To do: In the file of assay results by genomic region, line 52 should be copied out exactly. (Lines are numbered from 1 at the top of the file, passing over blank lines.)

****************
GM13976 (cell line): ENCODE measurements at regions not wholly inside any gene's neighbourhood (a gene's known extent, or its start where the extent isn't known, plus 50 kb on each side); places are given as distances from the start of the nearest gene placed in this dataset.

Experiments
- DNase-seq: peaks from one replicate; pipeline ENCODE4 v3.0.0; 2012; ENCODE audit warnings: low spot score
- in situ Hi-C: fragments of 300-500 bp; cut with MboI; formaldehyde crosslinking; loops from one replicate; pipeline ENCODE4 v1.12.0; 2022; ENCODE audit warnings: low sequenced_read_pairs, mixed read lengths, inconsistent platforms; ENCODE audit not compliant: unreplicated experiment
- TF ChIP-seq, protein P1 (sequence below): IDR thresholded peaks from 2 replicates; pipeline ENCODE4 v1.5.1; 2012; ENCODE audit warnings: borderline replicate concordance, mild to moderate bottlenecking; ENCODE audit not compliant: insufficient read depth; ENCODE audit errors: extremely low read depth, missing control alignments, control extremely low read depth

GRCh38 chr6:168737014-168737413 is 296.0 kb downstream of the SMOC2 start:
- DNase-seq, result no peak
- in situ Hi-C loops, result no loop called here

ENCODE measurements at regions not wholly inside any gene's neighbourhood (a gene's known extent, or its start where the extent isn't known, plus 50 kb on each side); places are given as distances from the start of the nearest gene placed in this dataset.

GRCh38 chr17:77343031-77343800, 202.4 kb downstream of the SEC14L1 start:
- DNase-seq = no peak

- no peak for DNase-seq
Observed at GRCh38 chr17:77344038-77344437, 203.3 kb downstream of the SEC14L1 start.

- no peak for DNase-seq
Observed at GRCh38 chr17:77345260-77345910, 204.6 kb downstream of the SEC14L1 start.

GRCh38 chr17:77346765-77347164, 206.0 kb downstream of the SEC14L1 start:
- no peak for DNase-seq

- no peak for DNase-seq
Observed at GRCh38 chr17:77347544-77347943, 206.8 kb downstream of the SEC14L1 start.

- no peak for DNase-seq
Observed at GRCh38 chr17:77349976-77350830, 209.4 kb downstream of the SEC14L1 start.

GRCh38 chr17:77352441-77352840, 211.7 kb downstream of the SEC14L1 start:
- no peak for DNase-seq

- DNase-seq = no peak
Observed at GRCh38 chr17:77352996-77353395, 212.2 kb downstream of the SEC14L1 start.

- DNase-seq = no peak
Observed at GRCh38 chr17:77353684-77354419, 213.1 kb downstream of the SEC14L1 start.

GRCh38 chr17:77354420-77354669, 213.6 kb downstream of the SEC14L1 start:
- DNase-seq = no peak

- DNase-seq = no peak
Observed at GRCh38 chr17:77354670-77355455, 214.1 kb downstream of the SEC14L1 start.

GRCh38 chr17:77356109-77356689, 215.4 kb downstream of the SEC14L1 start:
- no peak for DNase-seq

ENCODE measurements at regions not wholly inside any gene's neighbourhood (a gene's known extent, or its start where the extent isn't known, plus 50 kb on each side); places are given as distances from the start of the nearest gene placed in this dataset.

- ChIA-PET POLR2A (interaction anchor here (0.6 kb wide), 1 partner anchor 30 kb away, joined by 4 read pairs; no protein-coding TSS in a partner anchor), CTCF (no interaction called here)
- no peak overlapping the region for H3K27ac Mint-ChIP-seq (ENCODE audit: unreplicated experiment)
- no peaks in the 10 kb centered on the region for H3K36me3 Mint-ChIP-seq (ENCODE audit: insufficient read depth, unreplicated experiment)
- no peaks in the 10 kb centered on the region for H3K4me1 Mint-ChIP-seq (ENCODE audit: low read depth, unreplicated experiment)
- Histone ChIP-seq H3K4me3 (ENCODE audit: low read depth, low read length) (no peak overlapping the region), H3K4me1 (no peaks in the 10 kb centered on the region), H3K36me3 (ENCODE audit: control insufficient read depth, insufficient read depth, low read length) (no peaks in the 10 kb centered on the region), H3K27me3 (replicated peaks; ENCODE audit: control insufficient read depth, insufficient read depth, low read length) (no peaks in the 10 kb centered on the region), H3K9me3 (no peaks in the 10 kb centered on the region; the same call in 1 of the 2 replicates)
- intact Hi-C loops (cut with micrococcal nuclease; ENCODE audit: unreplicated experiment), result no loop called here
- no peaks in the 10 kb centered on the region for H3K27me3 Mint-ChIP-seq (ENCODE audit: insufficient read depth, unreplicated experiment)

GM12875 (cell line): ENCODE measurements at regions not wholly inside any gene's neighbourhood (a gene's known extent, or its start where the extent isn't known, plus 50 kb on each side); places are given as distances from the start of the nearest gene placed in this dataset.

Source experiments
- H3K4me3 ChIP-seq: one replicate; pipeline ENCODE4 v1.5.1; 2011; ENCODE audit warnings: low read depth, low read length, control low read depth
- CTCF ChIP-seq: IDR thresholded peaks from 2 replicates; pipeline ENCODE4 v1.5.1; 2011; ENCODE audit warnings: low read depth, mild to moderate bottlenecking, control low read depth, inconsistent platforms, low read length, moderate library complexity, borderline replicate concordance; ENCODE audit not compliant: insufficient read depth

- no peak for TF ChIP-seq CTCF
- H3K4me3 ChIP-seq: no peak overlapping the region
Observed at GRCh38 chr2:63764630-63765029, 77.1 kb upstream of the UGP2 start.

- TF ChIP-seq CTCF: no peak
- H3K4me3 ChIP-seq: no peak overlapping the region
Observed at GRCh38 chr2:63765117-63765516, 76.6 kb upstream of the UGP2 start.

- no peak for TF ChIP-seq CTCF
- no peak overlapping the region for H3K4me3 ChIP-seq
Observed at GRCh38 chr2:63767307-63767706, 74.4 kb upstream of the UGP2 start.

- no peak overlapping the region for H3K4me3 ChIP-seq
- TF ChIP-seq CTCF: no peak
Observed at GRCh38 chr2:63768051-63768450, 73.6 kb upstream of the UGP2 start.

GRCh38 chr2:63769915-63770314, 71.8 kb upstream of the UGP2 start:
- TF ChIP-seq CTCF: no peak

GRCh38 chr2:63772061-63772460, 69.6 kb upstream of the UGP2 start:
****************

- no peak for TF ChIP-seq CTCF